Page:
In the previous thousands of years, women basically fell into four groups:
With civilization, the spacing of children came about through knowledge of sex as it relates to pregnancy. Also, when quality of life began to include livelihood and budgets, family planning became all the more prevalent in society. And then when the birth control pill was invented, technology drove that final wedge of convenience between sexuality and reproduction.
Early Hormone Management
When the birth control pill was first formulated, it was sequenced in such a way that the hormones would suppress ovulation for 21 days, but the last seven pills were placebo, allowing the hormone "withdrawal" that brought about a menstrual period. In this way, the woman taking them would know she wasn't pregnant and would be reassured that everything seemed to be working. She may have been correct in knowing she wasn't pregnant by the appearance of a period, but the bleeding assuring her that everything was working as usual was a false reassurance.
The truth is that from a menstrual cycle standpoint, nothing is working at all. Just the end organ, the uterus, is doing the bleeding. It's the pill that runs the show, successfully shutting down the pituitary influence on the hormonal cycle. But "periods" coming at the right time wouldn't raise any eyebrows, so it was a brilliant marketing move in the 1960s for the pharmaceutical companies to present their pills in such a way that regular monthly cycles were mimicked.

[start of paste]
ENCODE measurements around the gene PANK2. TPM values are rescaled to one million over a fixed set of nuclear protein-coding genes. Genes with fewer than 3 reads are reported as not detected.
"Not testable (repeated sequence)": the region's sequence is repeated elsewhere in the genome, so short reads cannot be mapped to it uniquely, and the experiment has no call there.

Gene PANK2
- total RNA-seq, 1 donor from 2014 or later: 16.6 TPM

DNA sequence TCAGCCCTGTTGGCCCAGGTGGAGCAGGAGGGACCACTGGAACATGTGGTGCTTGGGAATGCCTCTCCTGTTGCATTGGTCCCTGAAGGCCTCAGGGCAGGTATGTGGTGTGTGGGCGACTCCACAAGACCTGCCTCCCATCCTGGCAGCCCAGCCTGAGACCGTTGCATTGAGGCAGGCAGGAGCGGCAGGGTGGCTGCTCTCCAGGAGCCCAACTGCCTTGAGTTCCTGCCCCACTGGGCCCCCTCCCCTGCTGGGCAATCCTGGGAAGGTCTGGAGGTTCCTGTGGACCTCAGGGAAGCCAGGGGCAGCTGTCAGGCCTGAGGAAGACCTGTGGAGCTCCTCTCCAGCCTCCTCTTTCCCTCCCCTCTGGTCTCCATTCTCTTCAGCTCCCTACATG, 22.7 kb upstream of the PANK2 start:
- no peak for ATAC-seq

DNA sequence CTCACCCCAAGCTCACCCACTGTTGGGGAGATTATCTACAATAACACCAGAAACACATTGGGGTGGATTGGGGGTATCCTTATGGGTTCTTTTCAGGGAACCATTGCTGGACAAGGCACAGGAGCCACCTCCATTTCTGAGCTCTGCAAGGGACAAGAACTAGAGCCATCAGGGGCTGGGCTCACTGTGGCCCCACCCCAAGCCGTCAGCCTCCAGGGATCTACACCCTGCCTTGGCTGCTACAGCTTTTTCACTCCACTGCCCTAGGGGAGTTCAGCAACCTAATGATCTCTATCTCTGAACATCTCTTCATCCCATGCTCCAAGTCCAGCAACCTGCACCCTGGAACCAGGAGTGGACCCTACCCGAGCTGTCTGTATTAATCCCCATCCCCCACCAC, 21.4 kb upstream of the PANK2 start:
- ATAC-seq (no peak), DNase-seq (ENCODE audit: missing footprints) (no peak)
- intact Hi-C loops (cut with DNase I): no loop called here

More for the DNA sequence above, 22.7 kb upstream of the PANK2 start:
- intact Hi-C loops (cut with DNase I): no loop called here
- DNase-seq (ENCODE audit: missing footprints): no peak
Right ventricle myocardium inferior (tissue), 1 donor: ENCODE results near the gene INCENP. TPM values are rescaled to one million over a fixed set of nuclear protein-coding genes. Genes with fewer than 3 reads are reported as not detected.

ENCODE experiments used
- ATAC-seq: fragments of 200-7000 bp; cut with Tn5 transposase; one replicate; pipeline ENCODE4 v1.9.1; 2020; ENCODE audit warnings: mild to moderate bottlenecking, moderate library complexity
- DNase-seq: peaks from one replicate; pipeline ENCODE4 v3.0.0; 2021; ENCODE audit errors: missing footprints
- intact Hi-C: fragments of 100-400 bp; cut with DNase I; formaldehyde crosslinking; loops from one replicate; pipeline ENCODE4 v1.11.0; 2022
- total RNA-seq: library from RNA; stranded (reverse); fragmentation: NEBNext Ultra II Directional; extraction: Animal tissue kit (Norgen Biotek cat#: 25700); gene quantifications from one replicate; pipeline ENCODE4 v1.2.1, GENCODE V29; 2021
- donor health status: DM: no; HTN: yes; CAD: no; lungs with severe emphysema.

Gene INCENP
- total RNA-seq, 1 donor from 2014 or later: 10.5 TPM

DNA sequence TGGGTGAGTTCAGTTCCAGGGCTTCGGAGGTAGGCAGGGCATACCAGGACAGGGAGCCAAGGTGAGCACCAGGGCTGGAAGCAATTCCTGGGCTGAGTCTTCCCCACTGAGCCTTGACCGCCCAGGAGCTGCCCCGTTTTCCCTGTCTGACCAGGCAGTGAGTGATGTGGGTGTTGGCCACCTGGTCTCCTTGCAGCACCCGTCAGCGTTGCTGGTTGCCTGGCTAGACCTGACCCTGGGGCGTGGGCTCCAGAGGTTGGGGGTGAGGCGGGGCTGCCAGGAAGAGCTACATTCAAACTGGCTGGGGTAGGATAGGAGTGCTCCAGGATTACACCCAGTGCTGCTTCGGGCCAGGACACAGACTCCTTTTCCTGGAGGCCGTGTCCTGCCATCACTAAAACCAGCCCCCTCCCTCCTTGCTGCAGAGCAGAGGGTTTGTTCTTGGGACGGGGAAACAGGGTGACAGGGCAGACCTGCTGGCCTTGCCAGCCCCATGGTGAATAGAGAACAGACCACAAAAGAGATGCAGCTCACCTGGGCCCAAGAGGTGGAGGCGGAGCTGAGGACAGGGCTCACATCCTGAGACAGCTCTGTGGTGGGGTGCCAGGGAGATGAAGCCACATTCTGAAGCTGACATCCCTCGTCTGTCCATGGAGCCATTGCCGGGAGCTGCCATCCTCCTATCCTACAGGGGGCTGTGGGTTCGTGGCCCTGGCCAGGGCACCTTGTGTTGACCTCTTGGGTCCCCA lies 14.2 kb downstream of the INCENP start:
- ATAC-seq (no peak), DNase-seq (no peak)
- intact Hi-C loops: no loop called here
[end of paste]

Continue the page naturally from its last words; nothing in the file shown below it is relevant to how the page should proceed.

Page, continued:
In the past, patients treated for PMS or debilitating pain during periods were offered a new way to take the birth control pill. They would be instructed to take the 21 active pills, but instead of proceeding on to the seven "sugar" pills and have a period, they would instead go right into the next pack of pills. A patient who did this would have a period after 42 days or so. A patient who did this four times would only have a period every three months. Eight continuous packs would keep periods down to twice a year. It was one of the best kept secrets in gynecology, because it was feared that patients would look at the suppression of periods as unnatural.
But isn't the suppression of ovulation just as unnatural? Yes. But since ovulation doesn't have an obvious outward sign (like bleeding), this unnatural suppression is forgiven every month by the woman who doesn't get pregnant.